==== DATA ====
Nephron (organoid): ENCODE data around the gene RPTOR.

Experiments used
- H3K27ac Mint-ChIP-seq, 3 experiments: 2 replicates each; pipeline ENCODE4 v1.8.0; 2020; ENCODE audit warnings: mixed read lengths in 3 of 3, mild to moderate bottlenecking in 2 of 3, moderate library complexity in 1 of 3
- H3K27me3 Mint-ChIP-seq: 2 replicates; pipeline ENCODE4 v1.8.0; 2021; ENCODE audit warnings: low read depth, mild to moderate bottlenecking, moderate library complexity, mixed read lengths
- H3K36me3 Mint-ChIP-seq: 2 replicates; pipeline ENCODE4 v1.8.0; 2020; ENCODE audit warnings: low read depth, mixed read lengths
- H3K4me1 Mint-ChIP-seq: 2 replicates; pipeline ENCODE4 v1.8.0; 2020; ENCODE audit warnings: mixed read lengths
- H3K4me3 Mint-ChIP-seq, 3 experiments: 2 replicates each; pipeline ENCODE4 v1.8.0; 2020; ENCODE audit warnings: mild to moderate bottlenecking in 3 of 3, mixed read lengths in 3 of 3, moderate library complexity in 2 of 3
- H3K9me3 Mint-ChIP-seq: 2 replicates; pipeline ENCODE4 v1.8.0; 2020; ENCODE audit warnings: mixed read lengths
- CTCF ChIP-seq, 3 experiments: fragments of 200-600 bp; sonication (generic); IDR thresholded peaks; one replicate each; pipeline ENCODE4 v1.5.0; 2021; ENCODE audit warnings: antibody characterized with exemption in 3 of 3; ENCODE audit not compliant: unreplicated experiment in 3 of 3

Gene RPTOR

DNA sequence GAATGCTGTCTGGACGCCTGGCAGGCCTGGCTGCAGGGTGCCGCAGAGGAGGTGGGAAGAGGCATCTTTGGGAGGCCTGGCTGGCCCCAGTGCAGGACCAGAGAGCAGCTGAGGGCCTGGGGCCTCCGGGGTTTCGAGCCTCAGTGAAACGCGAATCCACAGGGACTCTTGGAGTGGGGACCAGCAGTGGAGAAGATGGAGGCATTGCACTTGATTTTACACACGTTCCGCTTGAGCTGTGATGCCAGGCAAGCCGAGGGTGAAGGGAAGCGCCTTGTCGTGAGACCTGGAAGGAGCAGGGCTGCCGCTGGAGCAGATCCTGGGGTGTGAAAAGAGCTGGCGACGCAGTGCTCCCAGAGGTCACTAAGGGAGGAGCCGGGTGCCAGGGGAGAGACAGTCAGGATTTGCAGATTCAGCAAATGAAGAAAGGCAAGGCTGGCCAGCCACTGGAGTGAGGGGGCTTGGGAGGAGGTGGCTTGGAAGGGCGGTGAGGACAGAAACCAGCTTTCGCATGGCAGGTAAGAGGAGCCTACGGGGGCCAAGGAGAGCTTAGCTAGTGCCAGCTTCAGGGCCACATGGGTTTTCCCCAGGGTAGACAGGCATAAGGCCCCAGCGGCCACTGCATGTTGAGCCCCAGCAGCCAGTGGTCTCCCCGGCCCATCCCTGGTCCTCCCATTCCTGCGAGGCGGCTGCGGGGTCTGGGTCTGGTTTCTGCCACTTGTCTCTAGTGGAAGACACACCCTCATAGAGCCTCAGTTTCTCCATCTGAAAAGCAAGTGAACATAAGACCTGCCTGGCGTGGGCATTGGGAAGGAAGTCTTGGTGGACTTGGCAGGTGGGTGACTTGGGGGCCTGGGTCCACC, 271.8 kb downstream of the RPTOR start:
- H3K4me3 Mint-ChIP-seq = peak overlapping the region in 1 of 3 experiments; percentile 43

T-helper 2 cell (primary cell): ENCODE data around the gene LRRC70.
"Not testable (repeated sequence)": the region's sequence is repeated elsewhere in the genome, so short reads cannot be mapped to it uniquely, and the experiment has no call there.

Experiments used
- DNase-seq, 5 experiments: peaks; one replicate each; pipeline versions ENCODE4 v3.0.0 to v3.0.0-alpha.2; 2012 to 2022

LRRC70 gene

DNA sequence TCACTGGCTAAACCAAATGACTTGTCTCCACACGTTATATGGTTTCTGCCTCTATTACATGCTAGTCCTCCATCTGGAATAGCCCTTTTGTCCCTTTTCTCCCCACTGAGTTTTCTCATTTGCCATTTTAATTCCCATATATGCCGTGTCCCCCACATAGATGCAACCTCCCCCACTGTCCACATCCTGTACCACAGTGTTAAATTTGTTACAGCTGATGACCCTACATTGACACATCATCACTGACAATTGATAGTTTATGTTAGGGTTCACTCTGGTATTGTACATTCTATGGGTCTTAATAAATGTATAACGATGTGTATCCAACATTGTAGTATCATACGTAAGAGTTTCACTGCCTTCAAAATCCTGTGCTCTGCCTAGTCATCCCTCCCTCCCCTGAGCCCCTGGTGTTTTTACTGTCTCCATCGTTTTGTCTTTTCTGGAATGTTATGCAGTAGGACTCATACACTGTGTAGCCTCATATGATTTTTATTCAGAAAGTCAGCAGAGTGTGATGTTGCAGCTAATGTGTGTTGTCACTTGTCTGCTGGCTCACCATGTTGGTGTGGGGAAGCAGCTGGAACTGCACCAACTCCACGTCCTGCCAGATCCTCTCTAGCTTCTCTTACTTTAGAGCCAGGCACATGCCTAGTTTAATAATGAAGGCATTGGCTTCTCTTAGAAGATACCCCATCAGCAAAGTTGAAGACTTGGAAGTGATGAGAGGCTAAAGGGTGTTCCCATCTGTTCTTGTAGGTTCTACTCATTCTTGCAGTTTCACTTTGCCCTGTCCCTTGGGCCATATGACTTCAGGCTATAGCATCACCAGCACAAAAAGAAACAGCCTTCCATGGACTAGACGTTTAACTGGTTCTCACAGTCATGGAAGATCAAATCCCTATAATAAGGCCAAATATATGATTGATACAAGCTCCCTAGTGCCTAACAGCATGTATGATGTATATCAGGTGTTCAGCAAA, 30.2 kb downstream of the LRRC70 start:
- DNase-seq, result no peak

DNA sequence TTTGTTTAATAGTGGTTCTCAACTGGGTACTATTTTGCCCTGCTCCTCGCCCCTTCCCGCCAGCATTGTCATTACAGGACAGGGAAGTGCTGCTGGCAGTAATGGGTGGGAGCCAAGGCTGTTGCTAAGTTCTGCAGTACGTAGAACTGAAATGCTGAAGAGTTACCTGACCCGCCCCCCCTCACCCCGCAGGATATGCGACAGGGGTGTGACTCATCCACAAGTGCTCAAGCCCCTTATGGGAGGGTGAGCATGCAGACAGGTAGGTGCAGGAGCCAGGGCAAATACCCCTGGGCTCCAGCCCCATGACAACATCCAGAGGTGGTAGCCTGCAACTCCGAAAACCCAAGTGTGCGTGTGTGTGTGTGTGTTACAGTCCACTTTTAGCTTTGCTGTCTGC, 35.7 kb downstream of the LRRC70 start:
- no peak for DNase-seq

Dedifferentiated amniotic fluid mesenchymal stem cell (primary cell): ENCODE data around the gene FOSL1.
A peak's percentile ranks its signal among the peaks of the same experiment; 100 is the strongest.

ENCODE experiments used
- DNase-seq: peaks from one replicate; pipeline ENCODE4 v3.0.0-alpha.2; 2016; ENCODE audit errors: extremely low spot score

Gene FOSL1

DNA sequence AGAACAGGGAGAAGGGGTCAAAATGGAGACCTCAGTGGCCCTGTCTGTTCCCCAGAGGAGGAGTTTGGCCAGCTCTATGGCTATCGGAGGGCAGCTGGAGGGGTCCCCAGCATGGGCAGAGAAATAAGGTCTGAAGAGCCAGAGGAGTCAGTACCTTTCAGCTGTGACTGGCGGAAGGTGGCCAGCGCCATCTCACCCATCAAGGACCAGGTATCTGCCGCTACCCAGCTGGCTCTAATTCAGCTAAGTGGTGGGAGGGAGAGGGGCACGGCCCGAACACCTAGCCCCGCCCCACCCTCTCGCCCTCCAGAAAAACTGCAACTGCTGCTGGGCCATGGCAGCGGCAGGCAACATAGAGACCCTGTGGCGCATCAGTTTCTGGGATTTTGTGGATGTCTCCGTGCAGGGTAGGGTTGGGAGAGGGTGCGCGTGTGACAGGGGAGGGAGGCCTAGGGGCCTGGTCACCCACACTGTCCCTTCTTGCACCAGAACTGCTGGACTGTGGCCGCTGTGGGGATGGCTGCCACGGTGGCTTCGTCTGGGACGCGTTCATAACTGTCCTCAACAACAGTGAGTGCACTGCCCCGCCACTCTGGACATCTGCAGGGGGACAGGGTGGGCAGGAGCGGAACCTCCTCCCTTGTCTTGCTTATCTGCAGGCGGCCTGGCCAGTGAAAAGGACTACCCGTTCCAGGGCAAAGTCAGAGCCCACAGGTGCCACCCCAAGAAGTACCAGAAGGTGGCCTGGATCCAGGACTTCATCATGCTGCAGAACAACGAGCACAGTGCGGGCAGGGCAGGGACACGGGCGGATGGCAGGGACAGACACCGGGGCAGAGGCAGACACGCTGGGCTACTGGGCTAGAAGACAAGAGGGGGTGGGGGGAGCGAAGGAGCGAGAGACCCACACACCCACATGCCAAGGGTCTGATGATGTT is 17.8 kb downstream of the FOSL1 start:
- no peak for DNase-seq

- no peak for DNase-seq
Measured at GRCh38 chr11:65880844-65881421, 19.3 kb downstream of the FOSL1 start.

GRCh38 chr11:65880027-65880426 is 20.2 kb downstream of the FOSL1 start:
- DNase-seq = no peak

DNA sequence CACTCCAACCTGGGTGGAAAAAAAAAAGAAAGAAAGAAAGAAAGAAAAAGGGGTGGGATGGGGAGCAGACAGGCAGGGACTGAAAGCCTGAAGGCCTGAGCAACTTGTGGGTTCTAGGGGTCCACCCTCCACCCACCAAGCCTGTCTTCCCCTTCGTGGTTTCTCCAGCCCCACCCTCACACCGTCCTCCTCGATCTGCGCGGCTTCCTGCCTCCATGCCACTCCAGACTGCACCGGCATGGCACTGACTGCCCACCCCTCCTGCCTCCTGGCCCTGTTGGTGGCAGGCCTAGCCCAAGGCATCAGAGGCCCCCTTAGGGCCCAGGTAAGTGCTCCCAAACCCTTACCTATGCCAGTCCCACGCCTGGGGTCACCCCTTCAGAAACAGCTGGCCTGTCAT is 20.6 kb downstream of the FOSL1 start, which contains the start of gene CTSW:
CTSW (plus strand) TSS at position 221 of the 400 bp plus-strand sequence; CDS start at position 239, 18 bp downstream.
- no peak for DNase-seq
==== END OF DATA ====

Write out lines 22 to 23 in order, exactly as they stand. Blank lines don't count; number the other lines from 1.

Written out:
Dedifferentiated amniotic fluid mesenchymal stem cell (primary cell): ENCODE data around the gene FOSL1.
A peak's percentile ranks its signal among the peaks of the same experiment; 100 is the strongest.